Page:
Can a Trial Court Intervene When the Matter Concerns a Nonintervention Estate?

Wordplay aside, the use of nonintervention clauses in an estate plan becomes an issue unto itself, when heirs disagree.

Wordplay aside, the use of nonintervention clauses in an estate plan becomes an issue unto itself, when heirs disagree.

GavelThe Washington Supreme Court ruled “In re Estate of Rathbone”that a trial court could not construe the nonintervention will independently of the personal representative, because the Trust and Estate Dispute Resolution Act (TEDRA) or other state laws provided such authority.

Nonintervention powers are the authority of a personal representative to make decisions and act to facilitate the settlement of an estate in a probate proceeding, without the need for approval from the probate court.

Todd Rathbone was named personal representative of his mother's estate in her nonintervention will. Glen Rathbone, Todd's brother and beneficiary of the will, took issue with Todd's administration of the estate and filed a petition requesting an accountancy. He then filed an action asking the trial court to construe the will in his favor. The trial court held it had the authority to construe the will under section 11.68.070and, in the alternative,TEDRA itself gave the trial court authority to construe the will. The court ruled for Glen's version of the will and overrode the interpretation of Todd, the personal representative. The Court of Appeals affirmed, and Todd appealed.

Justice Johnson wrote in the decision of the Washington Supreme Court that because the case involved a nonintervention will, respect for Ms. Rathbone's wish that a court not be involved in the administration of her estate had to frame the Court’s analysis.

Ms. Rathbone gave Todd nonintervention powers and authority to construe the will and resolve all matters pertaining to disputed issues or controverted claims.

The will provision also gave Todd the option to purchase a piece of property from her estate for $350,000. Todd exercised his option and paid $350,000 to the estate as the will instructed. The trial court found that Ms. Rathbone's intent was that Glen would receive the $350,000, if Todd elected to purchase the property and ordered Todd to construe the will in accordance with its findings, thus disagreeing with his construction of the will.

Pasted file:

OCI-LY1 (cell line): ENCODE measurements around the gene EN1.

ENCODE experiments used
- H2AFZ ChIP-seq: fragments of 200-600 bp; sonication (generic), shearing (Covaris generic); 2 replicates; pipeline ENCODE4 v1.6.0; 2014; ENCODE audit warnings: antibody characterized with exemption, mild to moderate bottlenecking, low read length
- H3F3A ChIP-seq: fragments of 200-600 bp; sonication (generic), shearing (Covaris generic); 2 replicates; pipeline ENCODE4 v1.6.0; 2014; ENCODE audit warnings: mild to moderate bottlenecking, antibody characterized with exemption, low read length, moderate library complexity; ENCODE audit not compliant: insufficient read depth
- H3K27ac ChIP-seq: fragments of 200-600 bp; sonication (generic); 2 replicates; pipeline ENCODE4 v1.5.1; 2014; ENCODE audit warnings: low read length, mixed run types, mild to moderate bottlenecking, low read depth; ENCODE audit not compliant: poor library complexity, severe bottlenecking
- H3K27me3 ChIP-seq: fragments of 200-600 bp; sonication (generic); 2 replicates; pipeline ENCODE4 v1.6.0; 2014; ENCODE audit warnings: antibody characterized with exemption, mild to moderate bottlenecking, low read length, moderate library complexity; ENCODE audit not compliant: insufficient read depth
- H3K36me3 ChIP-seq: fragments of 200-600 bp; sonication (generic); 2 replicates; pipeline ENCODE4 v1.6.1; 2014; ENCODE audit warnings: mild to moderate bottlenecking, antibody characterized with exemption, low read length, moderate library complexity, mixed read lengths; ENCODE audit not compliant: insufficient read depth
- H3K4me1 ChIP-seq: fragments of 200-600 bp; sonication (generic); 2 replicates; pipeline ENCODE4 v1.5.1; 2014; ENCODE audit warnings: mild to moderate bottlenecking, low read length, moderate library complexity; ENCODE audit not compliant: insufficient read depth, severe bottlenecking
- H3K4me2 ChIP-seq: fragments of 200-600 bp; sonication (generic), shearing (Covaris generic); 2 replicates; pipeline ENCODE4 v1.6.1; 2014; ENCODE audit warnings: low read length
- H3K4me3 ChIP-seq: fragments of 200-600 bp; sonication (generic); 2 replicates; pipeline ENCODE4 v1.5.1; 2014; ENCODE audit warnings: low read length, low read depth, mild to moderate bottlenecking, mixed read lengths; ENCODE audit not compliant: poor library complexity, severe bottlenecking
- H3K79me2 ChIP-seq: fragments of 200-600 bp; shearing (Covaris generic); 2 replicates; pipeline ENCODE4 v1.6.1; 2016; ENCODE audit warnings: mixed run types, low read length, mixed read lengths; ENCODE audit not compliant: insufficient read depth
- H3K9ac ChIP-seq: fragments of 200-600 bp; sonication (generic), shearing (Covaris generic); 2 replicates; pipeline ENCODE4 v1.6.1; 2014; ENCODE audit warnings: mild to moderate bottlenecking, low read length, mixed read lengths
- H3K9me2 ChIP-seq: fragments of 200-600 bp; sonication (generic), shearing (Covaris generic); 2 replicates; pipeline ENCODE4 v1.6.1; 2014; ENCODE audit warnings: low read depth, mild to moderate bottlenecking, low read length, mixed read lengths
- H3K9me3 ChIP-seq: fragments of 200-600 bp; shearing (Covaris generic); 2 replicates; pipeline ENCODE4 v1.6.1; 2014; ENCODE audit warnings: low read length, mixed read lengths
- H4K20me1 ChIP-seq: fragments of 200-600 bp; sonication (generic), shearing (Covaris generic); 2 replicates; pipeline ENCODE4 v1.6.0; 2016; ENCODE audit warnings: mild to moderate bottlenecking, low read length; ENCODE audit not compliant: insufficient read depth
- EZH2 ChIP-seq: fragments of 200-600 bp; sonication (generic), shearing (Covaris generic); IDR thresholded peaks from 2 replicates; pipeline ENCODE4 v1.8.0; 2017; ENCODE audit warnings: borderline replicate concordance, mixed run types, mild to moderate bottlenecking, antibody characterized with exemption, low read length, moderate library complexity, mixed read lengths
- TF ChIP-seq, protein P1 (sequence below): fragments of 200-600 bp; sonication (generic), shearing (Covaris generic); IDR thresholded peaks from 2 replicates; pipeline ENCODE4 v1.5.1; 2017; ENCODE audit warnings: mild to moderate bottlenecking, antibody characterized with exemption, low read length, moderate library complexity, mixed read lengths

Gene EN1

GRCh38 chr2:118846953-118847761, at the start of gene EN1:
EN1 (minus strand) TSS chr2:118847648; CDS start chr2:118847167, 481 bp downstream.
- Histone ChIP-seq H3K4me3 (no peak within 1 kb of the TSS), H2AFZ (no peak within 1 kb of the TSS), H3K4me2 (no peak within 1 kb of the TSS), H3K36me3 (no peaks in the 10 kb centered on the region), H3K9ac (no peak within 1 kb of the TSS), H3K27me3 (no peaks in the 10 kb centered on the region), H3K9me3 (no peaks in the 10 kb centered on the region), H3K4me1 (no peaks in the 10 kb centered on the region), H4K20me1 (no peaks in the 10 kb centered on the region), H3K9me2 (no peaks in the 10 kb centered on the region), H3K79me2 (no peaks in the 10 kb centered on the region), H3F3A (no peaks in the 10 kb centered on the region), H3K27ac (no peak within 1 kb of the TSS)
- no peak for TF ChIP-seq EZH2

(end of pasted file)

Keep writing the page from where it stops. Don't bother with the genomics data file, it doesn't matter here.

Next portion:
The issue was whether a statute establishes authority for a trial court to interpret a will's language overruling a personal representative's interpretation, as the trial court did in this case.

Justice Johnson wrote that generally, a superior court's authority when dealing with nonintervention wills is statutorily limited. Once a court declares a nonintervention estate solvent, the court doesn’t have a role in the administration of the estate except under narrow, statutorily created exceptions that give courts limited authority to intervene. The judge explained that the court can regain this limited authority, only if the executor or another person with statutorily conferred authority properly invokes it.

Section 11.68.070plays a limited role in the estate administrative process. The Justice said that “it does not come into play, as in this case, until the estate administrative process is completed.”

Todd argued that the authority the law gives a superior court is narrow and limited to allowing the court to approve fees and order an accounting. The Washington Supreme Court agreed.

Justice Johnson held that the facts of this case, the provisions of the will, and the nonintervention statutes support a narrow statutory interpretation. The Court found that the testator's intent here was expressly and clearly evident. The will gave Todd, the personal representative, nonintervention powers. The will also gave him authority to construe, if necessary, the provisions of the will. The will expressed Ms. Rathbone’s intent that courts not be involved in the administration of her estate. The will directed that Todd's administration of the estate not be challenged, especially by Glen. The will also contained a disinheritance clause revoking any bequest granted to any challenger to Todd's administration decisions.

Todd was successful in the action, since the Supreme Court ruled that the testator’s expressed intent was violated by the trial court’s involvement in the case, its exercise of authority and its order construing the will. The decision of the Washington Court of Appeals was reversed. The trial court’s order construing the will was vacated. The case was remanded with directions to dismiss.

If an estate plan that includes a nonintervention clause is to withstand court challenges, it’s very important that the intentions of the person are very clear.

Reference: Justia (Feb. 9, 2017) “In re Estate of Rathbone”